Nadine Samaha (Level Architekture>Konstrukt) was recently announced the winner of the Women in Sustainability Award in this year’s Sustainability Awards. We asked Nadine “5 Questions in 5 Minutes” ahead of the event.
1.) Congratulations on being a finalist in the Women in Sustainability category! Do you think it is still important to have a special category for women in this field?
Yes, I believe it is still important. We need to raise women’s profiles in our community. Women in 2020, still earn 81 cents for every dollar earned by men. According to the WomenRising2030 report, women’s leadership can unlock major opportunities linked to a sustainable economy.
2.) What will winning the award mean for your career?
Winning the award will provide me with further recognition. This will help me continue to successfully champion Sustainability and Regenerative Design in the global and local community. It will also help validate that my pursuit for sustainability is about cultural-deep connections to people, nature and place.
3.) I’m sure that you are proud of all your projects, but is there one that stands out?
As a practising architect, the Ceres autonomous project in Geelong culminates everything I aspired to achieve in Architectural Design and Sustainability. It achieves net-zero emissions and is carbon positive. The clients have expressed their immense satisfaction with the outcome of functionality and form for this project, which is their new residence.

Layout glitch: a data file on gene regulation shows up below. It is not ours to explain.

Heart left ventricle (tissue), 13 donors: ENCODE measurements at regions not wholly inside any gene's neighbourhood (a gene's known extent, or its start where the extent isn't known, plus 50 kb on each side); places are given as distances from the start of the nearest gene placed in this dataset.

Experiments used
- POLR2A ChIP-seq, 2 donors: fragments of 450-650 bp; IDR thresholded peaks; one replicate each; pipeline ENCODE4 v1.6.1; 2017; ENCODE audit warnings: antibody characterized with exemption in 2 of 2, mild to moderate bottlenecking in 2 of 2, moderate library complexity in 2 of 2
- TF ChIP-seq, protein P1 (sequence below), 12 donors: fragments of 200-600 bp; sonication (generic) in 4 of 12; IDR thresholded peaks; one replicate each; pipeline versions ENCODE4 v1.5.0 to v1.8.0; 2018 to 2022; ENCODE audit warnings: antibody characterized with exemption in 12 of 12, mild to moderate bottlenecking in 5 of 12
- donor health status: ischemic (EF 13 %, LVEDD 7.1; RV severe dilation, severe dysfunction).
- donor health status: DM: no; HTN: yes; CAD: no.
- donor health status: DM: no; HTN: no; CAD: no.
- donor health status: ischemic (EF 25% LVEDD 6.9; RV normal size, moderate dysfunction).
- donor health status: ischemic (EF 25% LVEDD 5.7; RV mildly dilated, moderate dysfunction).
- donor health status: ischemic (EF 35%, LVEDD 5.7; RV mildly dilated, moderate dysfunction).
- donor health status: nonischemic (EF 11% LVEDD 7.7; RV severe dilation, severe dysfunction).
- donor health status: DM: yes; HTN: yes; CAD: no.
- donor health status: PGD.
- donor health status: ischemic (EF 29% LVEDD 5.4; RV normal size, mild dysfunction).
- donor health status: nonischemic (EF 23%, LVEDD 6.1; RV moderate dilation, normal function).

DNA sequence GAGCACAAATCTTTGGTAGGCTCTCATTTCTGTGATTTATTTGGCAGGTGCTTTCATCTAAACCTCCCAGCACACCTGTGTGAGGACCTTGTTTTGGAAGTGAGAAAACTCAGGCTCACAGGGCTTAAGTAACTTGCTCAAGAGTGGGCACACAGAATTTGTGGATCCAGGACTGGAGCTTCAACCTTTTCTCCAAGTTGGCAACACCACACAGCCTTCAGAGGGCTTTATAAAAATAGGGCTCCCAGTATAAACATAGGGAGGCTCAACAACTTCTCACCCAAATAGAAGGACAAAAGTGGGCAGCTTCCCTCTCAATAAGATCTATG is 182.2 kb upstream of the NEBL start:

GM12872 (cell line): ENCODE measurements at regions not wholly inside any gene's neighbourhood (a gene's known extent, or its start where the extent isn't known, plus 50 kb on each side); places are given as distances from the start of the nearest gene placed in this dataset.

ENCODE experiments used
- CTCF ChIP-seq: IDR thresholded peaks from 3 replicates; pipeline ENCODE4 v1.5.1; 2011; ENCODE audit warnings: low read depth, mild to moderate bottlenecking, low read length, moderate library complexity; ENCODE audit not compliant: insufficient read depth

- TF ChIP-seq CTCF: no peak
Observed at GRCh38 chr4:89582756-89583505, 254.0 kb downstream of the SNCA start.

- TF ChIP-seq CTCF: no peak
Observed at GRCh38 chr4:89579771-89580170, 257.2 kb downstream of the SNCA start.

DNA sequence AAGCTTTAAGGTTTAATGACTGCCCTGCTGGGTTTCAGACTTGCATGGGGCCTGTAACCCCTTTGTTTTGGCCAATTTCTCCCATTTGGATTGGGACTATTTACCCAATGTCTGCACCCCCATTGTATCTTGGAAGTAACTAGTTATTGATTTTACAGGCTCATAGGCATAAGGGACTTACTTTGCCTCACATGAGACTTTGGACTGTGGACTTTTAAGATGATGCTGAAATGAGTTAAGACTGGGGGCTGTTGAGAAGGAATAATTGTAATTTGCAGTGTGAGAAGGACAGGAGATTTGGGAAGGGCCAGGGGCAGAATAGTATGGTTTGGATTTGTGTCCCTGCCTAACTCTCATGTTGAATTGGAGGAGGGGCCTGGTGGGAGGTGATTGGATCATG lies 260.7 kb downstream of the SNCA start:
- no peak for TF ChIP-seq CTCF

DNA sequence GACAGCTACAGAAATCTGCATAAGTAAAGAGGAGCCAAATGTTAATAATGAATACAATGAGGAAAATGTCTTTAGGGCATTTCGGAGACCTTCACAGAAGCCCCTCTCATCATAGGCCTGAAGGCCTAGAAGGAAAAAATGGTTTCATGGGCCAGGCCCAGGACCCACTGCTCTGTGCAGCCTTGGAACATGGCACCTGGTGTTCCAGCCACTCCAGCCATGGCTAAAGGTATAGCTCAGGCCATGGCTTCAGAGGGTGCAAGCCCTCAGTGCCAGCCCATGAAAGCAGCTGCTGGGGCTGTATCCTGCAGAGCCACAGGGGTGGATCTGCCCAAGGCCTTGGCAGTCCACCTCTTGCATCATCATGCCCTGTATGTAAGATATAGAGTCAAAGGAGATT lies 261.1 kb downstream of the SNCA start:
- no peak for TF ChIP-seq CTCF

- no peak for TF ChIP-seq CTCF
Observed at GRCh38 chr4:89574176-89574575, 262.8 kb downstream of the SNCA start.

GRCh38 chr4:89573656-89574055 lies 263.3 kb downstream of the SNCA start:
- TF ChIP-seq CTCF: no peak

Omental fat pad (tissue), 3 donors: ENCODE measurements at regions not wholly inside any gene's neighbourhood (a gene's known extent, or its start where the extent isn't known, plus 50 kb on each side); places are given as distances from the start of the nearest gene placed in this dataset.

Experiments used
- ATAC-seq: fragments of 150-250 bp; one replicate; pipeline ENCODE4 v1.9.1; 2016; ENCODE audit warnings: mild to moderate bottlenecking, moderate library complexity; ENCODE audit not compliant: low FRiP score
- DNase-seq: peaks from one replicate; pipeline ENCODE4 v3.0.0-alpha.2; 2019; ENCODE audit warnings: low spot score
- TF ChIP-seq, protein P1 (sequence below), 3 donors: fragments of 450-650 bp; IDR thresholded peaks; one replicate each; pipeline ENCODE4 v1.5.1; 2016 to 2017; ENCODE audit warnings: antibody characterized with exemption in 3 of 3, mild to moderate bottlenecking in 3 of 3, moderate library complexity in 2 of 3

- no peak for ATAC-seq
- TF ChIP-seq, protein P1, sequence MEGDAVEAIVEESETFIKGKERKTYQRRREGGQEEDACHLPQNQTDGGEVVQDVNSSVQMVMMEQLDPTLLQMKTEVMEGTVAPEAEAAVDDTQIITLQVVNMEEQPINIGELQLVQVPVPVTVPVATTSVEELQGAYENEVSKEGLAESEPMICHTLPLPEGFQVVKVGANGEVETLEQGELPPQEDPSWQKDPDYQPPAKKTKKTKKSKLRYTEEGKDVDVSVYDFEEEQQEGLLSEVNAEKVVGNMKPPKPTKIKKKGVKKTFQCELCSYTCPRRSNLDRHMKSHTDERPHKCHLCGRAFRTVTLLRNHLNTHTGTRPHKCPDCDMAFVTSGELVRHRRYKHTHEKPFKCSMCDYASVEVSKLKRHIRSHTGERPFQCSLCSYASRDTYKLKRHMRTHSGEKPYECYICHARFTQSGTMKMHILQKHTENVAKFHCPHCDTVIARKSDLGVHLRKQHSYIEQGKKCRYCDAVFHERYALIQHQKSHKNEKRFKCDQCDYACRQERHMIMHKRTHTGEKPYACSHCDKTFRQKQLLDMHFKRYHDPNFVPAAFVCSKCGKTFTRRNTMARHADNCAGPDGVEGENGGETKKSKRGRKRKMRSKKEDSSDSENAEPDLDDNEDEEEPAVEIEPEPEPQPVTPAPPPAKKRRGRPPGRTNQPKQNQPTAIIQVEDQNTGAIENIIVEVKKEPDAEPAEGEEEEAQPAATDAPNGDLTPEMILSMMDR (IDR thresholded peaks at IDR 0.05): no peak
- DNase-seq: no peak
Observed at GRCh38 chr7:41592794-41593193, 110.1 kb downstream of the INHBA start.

As a researcher and advocate for sustainability, the RMIT proposal for “Transforming Motorways’ Noise Barriers” stands out. It proposes to reduce air pollution, noise pollution and improves livability.
As an ESD lecturer, instilling my students with circular thinking and upskilling them with practical tools. Broadening as well their horizons and satisfying their inquisitiveness.
4.) Where and how did your sustainability journey start?
I was fascinated when hearing about an autonomous house in the UK, designed and built by Drs. Robert and Brenda Vale in the early 1990s, which led me to research further.
I then started exploring indigenous and Eastern sustainable passive design principles. Travelling to Yemen, I found sustainability was not only in the architecture but embedded in the urban fabric. Notably studying among others, Hassan Fathy’s approach in Egypt, Bill Mollison on permaculture, Bruce Pascoe on indigenous agriculture and Julia Watson’s LO-TEK on Radical Indigenism.
5.) What is the one change you would like to see in the way we design our buildings to make them more sustainable?
I believe it is a cultural paradigm shift that we need to see. It is being conscious of our ritual actions and decisions, whoever we are. Adopting the simple passive design principles will drive a more sustainable built environment. However, it is our everyday actions that will have the most sustainable impact on our environment, society and economy.